Corsi, shot quality, and the Toronto Maple Leafs, part V
In the past four posts, I speculated that NHL teams may vary in shooting percentage partly because they take different quality shots. I also speculated that, maybe, their shots vary in quality just randomly.
But I hadn't checked whether the numbers would work out consistent with plausible limits on how teams might vary. So, to check for reasonableness, I created a simulation, and played around with the specifics until I got something that looked reasonably like the 2012-13 season.
The simulation worked like this. Teams vary in "possession" talent, because some teams are simply better than others. Their talent is the number of times they get the puck into the opponent's zone for a decent chance to shoot.
Once they get into the zone, they all behave identically. Sometimes, the shoot right away. Most of the time, though, they move the puck around trying to get a higher-quality shot.
When they enter the zone, they have a 3.2 percent shooting percentage if they shoot right away. But, they first decide if they want to shoot or pass. Randomly, 17 percent of the time, they shoot. The other 83 percent, they pass. If they pass, it's successful 70 percent of the time; the other 30 percent, they lose the possession. If the pass does work, the shot quality improves by the inverse of 70 percent; that is, it goes from 3.2 percent to 4.57 percent (since 4.57 percent is 3.2 divided by .7).
Actually, I set it up so that you keep deciding whether to shoot or pass -- shooting 17 percent of the time, and passing 83 percent. You could wind up passing 2, 3, 4 or more times before shooting. I limited it to 7 passes, then you always shoot. (After 7 successful passes, your shooting percentage is 38.9%.)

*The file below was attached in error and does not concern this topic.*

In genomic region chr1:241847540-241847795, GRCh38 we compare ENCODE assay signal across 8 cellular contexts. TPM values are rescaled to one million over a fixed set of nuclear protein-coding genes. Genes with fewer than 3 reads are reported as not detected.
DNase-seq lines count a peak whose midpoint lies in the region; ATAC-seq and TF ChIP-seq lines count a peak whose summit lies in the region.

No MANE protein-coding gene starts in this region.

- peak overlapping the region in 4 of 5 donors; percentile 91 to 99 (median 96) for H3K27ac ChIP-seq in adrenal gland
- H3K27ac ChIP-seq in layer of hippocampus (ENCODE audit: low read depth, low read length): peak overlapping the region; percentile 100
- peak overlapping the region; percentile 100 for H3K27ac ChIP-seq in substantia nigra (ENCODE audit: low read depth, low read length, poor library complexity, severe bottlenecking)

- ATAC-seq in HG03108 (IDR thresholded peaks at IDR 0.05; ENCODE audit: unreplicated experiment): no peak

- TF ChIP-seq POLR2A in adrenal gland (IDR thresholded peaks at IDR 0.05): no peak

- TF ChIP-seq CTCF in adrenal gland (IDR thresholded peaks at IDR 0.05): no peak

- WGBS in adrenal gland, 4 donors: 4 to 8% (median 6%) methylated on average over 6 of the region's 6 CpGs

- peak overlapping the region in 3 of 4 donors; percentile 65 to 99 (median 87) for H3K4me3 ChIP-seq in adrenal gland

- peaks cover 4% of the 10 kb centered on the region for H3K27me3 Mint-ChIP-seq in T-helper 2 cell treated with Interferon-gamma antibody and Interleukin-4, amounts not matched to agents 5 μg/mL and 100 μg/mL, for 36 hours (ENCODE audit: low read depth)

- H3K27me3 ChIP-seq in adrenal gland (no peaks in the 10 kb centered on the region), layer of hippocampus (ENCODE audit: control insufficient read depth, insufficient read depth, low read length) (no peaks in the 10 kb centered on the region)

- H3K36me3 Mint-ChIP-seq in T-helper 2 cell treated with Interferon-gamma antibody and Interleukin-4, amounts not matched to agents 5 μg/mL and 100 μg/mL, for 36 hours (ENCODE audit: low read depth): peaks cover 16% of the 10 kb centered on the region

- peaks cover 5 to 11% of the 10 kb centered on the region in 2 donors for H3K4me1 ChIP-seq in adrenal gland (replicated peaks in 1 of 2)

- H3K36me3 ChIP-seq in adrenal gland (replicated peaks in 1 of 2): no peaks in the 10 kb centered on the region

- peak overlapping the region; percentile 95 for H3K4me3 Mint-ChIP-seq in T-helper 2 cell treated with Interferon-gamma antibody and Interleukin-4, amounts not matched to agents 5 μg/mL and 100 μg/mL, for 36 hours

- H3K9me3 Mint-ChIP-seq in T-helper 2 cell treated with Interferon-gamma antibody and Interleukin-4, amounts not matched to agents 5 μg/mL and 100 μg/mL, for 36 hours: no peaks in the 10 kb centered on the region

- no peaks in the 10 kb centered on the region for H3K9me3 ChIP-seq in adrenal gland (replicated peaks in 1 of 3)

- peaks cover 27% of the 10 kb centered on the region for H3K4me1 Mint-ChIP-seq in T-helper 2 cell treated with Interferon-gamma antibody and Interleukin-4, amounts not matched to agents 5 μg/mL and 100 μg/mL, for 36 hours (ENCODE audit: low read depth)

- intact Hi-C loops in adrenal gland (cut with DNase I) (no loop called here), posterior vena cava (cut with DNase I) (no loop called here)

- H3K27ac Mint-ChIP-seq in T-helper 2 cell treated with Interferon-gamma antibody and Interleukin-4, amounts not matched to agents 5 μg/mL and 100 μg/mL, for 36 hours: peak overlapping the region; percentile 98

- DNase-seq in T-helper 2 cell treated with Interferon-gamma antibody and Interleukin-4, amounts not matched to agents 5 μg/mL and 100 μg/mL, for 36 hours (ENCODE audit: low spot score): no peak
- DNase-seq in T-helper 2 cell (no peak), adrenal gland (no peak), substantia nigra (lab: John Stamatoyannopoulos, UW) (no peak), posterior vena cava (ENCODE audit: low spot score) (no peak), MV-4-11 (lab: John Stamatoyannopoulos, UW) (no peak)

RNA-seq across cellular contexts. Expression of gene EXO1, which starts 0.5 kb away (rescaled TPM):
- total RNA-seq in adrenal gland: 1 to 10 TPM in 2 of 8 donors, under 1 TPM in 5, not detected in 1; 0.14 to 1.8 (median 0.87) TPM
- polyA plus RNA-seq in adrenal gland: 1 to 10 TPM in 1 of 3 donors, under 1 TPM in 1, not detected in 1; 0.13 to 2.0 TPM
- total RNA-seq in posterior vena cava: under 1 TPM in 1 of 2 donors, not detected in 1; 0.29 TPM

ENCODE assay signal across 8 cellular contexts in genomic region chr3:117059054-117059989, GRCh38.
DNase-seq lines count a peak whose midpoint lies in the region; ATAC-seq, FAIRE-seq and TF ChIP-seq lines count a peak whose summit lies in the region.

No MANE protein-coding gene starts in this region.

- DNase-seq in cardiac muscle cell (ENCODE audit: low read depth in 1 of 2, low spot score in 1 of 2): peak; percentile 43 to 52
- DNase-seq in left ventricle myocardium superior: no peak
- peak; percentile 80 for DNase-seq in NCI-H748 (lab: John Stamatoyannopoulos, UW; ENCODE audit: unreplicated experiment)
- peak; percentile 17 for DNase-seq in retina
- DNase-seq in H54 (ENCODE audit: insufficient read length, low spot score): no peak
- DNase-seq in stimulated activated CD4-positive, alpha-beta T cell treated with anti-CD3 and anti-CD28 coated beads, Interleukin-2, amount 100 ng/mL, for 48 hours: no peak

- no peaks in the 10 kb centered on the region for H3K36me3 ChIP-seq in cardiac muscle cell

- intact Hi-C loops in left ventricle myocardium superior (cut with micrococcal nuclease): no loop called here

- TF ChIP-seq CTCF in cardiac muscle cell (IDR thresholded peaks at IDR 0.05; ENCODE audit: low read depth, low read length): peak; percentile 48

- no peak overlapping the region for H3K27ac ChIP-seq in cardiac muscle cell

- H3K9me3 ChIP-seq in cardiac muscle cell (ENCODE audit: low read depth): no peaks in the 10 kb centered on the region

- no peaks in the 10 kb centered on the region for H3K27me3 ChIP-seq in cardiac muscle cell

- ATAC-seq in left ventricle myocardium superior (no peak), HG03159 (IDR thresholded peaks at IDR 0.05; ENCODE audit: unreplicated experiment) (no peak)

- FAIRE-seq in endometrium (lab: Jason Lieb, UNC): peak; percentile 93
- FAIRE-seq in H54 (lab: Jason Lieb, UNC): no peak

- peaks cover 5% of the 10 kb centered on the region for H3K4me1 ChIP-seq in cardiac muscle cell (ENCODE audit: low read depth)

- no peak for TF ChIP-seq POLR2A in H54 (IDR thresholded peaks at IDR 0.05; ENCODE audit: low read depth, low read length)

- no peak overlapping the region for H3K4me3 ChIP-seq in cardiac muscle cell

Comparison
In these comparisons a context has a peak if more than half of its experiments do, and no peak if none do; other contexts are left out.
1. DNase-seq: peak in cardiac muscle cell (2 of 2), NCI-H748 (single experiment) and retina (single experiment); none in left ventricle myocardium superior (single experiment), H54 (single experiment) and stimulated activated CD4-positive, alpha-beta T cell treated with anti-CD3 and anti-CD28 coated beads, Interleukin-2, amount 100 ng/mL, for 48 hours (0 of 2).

No matter how many times you try to pass before shooting, your expectation of scoring is the same: 3.2 percent. If you shoot every time, you score 32 goals per 1000 possessions. If you pass and then shoot, you wind up with only 700 shots in those same 1000 possessions, but you still score 32 goals on those shots (since your shooting percentage has improved to 4.57%). And so on.
It turns out that, under this model, teams will shoot around 419 times out of 1000. The rest of the times, they'll lose possession while moving the puck around.
Now, clearly, there WILL be a negative correlation, here, between shots taken and shooting percentage. Because, no matter how many or how few shots you take, your expectation is still 32 goals.
The inverse relationship is true even though the model chose *randomly* whether to pass or shoot. If the random numbers come up so that you shoot early, you'll have more shots of lower quality. If the random numbers come up so that you shoot later, you'll have fewer shots of higher quality.
OK, now, the first result. I created 2,000 teams, and ran the simulation. I expected to see a negative correlation between shots and shooting percentage. But I didn't. The correlations were always close to zero, and I didn't see any real effect at all. I think that's because:
1. Over 1,000 possessions, shot quality evens out enough that there's not much difference between teams. 400 shots with a quality of 8% isn't really that much different than 375 shots with a quality of 8.53%, which is two teams about one standard devaition apart.
2. My simulation included quality differences between teams. On average, they had 1000 possessions, but with a standard deviation of 47, which means the better teams will have significantly more shots than the worse teams. The "more shots means a better team" effect is much larger than the "more shots means worse shots" effect.
3. SH% depends on whether a goal goes in, which is just random. If you have, say, 400 shots with an average quality of 8%, the standard deviation of goals is 5.4, or a shooting percentage of 1.36 percent. That's pretty big, compared to the random differences in shot quality that we're looking for.